About ConflictErrors


I still lack some understanding about ConflictErrors, especially when they can possible happen and when to handle them in the application code.

I just found a code fragment in my code base as follows:

    self.MailHost.send(email.as_string(), mto=recipient_address, mfrom="No-Reply@example.net")
except ConflictError:

(email is an instance of MIMEMultipart and gets completely configured with strings - no method calls).

How (on earth) could there ever happen a ConflictError?

Afaik Zope retries requests three times anyway when there is a ConflictError.

So in which situation should I handle ConflictErrors in my Zope app directly?

Thanks in advance!

I don't see how MailHost.send() could cause a ConflictError

Well, I remember it was happening when sending newsletter with no mail queue enabled (with Products.Plonegazette or Products.EasyNewsletter or whatever).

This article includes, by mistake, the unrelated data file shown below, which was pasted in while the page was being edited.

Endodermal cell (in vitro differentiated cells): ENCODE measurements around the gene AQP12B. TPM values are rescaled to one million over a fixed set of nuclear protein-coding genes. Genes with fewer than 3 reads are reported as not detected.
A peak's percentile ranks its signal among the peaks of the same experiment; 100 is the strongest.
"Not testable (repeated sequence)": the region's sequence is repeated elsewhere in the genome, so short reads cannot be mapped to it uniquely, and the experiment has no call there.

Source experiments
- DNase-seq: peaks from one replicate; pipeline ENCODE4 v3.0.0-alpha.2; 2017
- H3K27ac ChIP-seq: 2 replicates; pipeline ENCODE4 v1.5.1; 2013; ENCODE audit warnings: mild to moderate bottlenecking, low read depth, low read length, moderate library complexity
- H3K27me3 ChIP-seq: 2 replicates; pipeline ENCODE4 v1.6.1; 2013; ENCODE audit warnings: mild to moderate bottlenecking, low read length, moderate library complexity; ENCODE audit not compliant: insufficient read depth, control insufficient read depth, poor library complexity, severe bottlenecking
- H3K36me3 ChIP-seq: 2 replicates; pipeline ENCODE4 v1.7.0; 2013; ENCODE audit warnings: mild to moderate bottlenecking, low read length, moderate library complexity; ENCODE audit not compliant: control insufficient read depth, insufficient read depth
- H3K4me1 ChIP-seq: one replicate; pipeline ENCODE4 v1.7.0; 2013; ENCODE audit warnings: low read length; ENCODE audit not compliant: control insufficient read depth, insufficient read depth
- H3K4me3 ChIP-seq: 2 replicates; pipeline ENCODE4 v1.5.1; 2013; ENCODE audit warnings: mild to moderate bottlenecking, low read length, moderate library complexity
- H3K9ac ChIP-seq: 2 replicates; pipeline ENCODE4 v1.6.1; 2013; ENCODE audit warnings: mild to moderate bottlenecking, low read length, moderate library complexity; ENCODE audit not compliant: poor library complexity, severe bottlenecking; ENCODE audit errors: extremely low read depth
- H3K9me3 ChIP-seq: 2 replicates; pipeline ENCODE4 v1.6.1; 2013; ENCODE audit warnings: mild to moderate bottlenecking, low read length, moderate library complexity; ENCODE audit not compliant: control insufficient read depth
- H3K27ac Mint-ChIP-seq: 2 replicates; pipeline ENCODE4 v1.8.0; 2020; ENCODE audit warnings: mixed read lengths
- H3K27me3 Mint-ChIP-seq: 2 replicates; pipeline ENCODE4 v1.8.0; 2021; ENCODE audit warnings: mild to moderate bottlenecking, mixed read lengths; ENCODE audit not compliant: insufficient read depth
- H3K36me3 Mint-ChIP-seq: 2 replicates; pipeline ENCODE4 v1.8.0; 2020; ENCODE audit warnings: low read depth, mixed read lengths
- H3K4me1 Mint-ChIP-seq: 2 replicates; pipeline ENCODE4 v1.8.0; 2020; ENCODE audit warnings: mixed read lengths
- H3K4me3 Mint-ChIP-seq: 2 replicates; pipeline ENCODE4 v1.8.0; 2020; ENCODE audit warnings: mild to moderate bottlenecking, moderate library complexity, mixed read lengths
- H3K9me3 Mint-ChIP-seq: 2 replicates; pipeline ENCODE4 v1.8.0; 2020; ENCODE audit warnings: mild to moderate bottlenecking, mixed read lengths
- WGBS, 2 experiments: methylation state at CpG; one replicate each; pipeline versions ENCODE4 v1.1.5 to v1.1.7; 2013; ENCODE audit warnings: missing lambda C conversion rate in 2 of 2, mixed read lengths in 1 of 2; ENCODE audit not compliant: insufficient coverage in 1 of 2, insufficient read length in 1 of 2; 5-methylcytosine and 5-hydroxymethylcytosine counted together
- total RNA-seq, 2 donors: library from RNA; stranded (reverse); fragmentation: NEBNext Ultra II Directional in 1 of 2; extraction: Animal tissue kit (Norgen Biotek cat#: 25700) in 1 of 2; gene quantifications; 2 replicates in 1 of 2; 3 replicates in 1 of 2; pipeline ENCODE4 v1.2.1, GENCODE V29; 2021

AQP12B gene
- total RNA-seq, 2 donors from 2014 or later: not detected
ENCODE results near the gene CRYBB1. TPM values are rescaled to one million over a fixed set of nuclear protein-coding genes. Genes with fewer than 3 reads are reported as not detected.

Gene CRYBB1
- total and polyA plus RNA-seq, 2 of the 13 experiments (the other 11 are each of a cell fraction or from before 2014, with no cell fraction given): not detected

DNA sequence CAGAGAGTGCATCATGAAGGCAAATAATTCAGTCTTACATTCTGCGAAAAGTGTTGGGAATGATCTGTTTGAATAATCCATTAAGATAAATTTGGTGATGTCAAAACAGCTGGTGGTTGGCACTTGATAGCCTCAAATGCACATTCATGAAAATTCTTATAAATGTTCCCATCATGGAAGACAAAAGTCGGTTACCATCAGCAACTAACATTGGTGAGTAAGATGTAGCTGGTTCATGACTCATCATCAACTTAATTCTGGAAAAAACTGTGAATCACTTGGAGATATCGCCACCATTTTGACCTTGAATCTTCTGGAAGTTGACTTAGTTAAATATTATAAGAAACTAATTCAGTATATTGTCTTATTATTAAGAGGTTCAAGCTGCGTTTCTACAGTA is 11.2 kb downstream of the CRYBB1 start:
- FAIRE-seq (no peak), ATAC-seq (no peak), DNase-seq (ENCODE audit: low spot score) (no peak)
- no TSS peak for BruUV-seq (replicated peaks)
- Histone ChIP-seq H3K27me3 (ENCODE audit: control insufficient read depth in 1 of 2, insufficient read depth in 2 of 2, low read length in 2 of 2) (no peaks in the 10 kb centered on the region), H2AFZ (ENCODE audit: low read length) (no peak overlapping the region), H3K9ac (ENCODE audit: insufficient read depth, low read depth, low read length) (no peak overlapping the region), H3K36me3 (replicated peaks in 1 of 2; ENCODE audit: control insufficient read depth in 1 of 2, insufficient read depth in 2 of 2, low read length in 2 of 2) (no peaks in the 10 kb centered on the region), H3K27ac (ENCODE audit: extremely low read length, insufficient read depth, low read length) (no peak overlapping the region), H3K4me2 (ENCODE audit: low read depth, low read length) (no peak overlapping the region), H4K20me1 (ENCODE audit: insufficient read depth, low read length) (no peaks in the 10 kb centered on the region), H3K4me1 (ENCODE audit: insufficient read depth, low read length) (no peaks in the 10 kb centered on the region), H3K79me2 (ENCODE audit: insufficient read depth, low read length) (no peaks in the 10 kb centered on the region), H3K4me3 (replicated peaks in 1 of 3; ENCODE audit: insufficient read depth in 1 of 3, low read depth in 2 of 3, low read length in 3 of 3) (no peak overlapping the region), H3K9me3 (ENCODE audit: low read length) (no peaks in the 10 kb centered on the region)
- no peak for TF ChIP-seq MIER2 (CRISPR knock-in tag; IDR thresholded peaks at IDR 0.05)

The time delay required for sending the mail in realtime was so big that conflict error happened (some times because the operator got a time out and restarted the procedure).
After enabling the mail queue the submission was super fast and no conflict error happened again.

@jugmac00 try to see if self.MailHost.send(email.as_string(), mto=recipient_address, mfrom="No-Reply@example.net", immediate=False) works better for you.

At least immediate is a valid parameter in Plone's MailHost:

The piece of code you are looking at uses an idiom to ensure that the application does not handle ConflictError. As you are aware, it is very rarely a good idea to try to handle ConflictError (in the application). The code above wants to ignore exceptions, but not ConflictError.

Use the idiom above whenever you use a "bare except" in a ZODB context (it would be better if the ZODB would derive its ConflictError from BaseException (rather than Exception), but it does not do this).


Thanks for the replies, and especially @dieter for explaining this idiom. Now it makes so much more sense, why it was used. Let alone catching Exception would be rarely a good idea - at least in the contexts I found it.